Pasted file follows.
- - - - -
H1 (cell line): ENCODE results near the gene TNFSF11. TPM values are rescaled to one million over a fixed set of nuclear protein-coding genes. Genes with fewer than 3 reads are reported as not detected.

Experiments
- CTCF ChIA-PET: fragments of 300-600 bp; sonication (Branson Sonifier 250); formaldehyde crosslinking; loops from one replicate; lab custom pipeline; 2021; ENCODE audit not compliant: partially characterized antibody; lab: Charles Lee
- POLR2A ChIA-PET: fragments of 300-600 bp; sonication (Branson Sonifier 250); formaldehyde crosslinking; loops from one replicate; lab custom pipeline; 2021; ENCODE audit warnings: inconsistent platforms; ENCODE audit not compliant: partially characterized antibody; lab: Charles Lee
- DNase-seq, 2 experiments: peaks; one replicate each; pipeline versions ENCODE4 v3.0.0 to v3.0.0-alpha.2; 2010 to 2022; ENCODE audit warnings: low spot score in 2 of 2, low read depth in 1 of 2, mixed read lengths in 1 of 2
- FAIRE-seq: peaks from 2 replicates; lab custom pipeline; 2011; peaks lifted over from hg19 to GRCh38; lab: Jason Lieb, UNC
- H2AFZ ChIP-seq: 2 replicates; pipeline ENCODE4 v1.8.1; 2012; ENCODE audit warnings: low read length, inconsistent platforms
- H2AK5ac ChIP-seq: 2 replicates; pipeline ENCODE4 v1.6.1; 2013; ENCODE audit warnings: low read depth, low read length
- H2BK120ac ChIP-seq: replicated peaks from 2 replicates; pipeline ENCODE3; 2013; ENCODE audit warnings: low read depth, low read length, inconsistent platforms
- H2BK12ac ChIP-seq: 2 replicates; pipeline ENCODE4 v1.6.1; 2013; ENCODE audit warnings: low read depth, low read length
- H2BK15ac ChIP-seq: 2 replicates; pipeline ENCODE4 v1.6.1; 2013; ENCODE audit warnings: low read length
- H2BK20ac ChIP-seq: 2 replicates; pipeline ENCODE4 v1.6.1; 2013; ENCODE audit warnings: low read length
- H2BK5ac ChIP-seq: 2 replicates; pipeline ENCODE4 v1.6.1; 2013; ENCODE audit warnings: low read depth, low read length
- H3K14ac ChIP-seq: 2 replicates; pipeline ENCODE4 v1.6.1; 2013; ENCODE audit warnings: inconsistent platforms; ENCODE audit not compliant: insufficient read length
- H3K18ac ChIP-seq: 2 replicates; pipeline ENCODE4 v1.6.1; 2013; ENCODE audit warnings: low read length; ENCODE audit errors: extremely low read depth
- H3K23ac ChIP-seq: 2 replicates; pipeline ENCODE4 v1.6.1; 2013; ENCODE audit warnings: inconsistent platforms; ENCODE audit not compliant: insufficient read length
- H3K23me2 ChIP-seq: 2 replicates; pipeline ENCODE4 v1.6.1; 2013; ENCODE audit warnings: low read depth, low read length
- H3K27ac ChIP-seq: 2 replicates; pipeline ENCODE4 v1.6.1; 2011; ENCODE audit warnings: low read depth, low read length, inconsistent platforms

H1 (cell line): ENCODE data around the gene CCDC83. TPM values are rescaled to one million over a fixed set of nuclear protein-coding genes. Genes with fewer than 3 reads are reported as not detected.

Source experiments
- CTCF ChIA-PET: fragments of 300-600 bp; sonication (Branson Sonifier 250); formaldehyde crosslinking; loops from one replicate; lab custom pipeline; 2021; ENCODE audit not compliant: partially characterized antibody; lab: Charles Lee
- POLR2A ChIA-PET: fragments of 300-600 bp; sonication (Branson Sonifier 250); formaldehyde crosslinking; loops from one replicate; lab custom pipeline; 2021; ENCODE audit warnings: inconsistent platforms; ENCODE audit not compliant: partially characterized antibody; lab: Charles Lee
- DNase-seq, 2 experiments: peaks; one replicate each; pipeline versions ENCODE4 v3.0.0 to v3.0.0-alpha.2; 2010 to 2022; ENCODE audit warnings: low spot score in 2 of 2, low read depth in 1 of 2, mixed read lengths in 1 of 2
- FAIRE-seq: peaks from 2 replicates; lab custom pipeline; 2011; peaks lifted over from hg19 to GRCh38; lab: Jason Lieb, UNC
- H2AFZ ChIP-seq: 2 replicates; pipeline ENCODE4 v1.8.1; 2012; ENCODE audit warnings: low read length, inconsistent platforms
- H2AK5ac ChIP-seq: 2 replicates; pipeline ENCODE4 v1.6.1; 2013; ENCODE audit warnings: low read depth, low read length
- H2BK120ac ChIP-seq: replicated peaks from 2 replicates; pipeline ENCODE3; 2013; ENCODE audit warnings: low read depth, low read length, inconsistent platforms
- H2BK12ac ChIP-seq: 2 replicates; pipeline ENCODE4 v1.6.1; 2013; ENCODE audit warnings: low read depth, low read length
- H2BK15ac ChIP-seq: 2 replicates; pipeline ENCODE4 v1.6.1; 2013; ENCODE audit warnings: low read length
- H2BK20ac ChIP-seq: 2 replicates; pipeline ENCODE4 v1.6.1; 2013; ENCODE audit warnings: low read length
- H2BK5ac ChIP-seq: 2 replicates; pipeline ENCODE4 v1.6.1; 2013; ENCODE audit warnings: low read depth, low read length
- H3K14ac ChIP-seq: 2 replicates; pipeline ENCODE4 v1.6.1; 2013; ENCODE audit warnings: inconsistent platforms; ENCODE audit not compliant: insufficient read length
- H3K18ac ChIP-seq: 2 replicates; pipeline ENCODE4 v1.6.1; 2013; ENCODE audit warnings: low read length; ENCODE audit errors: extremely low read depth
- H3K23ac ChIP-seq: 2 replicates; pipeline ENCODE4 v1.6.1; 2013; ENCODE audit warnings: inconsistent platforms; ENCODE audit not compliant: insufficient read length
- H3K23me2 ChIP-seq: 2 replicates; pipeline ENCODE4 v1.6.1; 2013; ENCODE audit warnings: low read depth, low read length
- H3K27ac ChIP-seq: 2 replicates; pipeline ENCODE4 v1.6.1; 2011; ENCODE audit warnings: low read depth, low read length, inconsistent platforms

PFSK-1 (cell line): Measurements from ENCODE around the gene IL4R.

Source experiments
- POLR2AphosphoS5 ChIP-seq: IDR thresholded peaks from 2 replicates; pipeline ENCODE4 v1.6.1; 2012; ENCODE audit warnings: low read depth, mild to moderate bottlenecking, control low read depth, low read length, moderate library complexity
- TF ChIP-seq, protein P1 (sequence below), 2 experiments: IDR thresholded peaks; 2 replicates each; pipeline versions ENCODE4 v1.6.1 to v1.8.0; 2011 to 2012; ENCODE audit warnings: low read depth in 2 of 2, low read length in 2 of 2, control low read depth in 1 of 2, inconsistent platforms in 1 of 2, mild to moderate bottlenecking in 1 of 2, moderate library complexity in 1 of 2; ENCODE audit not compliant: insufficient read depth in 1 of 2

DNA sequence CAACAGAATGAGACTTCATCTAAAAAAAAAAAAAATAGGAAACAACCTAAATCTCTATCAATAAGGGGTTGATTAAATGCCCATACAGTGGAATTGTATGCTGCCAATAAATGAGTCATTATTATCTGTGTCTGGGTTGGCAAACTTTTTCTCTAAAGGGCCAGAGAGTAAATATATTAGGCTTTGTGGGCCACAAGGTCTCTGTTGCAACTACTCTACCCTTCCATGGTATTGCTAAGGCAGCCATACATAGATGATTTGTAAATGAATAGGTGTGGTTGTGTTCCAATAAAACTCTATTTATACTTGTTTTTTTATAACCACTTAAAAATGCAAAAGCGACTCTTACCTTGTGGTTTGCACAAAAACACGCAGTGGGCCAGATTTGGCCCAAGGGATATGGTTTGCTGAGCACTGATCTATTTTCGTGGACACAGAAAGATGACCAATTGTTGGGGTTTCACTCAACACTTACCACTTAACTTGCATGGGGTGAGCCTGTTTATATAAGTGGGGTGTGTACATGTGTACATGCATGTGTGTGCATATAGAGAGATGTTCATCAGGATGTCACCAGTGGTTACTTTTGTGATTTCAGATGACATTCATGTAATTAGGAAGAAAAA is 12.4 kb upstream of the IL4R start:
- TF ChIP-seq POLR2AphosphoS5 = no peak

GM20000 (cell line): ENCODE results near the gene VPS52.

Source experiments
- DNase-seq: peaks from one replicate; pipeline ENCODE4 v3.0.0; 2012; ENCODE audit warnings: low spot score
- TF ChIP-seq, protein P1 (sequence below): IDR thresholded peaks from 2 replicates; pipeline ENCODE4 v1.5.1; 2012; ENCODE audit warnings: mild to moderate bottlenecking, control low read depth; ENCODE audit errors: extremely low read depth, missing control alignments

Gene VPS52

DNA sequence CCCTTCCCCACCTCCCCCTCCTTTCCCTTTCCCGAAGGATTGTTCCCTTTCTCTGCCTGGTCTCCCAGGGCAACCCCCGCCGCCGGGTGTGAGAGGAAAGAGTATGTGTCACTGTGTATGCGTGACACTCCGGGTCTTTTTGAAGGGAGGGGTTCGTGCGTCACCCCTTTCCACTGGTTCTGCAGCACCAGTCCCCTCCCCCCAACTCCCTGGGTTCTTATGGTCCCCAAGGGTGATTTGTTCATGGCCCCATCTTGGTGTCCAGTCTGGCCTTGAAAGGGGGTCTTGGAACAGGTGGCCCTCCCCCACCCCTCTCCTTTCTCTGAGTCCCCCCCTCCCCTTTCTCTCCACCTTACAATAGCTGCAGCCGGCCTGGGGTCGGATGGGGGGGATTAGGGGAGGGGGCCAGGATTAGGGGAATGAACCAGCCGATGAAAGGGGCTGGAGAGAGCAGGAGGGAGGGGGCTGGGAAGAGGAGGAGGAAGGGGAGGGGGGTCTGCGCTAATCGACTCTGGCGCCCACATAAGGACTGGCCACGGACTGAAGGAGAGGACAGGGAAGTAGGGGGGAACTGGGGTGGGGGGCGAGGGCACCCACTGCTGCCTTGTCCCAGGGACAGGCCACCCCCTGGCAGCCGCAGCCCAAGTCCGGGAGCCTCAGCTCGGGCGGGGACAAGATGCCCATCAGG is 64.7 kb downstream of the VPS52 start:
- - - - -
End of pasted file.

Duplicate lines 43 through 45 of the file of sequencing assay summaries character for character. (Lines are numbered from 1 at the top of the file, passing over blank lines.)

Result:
GM20000 (cell line): ENCODE results near the gene VPS52.

Source experiments
- DNase-seq: peaks from one replicate; pipeline ENCODE4 v3.0.0; 2012; ENCODE audit warnings: low spot score